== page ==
VDF Founder and ACE Radio breakfast co-host Kate Meade is officially listed in the Australian Financial Review Qantas 100 Women of Influence this year for outstanding contribution in the Local and Regional category.
Kate Meade has had a monumental year when it comes to accolades and prestige. In 2017, she was named Ausmumpreneur of the Year for her excellence in executing the Victorian Dance Festival to be what it is today. This month alone, Ms Meade was nominated for an ACRA award alongside co-host Jon Vertigan for Best On-Air Team Country & Provincial and now named among the top 100 Women of Influence in the Australian Financial Review.
Ms Meade said she is blown away by the honour of being listed with women of such high calibre and intelligence.
“The difference that some women do in their communities is so big and to be listed among those amazing women is unreal!”
The Victorian Dance Festival (VDF) is the most popular festival in the state, attracting thousands of dancers Australia-wide. Ms Meade brought to the country some of the world’s most influential artists to teach masterclasses, including USA’s leading contemporary dancer Travis Wall, popular contemporary artist Kathryn McCormick and emerging professional dancer Tate McRae. Ms Meade’s influential in the regional space has created an abundance of performance opportunities for local young dancers.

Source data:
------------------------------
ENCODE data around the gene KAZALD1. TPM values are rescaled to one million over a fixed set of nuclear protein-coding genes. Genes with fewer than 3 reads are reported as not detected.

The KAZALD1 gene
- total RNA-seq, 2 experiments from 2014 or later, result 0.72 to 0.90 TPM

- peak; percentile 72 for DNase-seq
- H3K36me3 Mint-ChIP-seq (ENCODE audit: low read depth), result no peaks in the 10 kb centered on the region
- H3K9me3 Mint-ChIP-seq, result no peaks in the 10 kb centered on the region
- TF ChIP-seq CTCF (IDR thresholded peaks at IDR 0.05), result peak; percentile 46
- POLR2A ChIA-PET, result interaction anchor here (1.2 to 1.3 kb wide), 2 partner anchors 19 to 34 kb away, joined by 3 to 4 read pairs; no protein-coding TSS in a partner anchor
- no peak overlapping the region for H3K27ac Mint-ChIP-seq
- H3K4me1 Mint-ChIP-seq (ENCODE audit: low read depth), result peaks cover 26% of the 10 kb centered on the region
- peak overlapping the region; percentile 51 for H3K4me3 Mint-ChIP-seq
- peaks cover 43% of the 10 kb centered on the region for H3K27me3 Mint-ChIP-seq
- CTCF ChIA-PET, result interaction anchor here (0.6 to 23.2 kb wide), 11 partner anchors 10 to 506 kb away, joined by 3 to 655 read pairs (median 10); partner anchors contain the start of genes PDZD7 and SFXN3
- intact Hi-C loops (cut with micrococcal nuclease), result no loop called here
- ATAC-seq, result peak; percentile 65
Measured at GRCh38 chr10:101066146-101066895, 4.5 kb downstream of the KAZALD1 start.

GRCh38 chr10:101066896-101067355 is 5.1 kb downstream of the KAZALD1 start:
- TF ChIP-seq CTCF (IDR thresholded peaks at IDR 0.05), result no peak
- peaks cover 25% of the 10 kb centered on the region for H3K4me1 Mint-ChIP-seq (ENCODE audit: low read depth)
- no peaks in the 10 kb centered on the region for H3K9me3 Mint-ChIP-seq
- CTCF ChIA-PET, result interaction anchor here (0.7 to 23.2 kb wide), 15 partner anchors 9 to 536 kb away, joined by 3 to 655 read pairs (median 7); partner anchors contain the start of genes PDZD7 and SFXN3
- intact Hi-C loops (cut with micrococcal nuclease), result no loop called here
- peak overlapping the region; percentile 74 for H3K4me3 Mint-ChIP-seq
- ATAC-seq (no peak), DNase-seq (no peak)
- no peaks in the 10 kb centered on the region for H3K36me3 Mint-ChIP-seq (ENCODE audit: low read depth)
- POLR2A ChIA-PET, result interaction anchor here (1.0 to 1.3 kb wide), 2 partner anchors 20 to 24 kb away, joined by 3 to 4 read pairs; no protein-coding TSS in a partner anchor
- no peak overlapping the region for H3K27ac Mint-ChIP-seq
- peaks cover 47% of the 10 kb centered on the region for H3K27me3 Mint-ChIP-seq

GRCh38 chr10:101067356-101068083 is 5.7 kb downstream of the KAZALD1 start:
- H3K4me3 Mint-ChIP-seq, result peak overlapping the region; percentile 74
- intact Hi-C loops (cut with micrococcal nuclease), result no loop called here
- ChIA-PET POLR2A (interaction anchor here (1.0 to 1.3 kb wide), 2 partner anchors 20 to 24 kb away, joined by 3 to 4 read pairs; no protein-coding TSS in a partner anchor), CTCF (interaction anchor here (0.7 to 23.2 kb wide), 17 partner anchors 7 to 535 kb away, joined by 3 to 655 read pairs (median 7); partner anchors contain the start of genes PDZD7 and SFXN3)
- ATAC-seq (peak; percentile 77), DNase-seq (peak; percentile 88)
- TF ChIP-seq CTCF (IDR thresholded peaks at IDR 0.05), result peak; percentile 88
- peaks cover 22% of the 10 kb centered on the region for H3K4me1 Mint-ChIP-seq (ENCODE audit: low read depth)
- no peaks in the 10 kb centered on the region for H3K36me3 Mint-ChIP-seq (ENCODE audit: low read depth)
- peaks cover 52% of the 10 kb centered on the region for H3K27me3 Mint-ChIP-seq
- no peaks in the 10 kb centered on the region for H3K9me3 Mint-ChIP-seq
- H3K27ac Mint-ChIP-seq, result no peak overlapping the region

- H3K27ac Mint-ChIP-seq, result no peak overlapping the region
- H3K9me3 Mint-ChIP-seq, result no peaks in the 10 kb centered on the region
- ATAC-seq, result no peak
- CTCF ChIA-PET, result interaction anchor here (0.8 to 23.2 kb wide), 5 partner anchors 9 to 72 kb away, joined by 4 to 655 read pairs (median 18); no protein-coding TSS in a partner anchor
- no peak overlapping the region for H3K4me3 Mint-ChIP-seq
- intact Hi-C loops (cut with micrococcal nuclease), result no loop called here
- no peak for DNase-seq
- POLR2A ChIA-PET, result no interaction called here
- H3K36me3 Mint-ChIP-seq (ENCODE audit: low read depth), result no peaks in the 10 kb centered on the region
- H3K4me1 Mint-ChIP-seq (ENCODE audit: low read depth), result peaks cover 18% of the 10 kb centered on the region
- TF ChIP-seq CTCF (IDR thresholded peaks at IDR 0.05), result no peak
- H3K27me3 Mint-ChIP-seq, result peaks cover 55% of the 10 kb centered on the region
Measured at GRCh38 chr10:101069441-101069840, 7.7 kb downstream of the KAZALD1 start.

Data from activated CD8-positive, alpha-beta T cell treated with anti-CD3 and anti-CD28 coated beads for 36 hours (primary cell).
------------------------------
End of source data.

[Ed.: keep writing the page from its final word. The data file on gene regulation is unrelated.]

“I travelled to Melbourne to ask the full-time dance studios to get involved in regional opportunities. There may have been a lot of rejections along the way, but we got to where we needed to be; to give the dance community a platform to come together,” she admitted.
Kate Meade describes herself as an accidental leader. She formed VDF as just another developmental opportunity for her dance students at the time, unaware of the potential for the festival’s future growth.
“I never sat down and thought I’m going to be a leader in the dance industry.”
Her strategy behind VDF was about keeping the intention pure; to bring dancers together in a non-competitive environment to make new friends and share the passion for dance.
“VDF has never been about celebrating great dancers,” admitted Ms Meade. “It has been about celebrating how great dance is!”
Her concern is that many dancers seeking a professional career in the industry do not explore the possibilities that sit within dance, which can be turned into innovative pathways. The advice for success is to be brave and courageous in chasing passions and sticking to them.
“Many young dancers entering into the industry in Australia are worried they are not going to have a professional career in dance. There are so many other areas of dance to pursue! They just need to have the courage to do so.”
“If your heart is with the right intentions and you aim as high as you can, the world is your oyster.”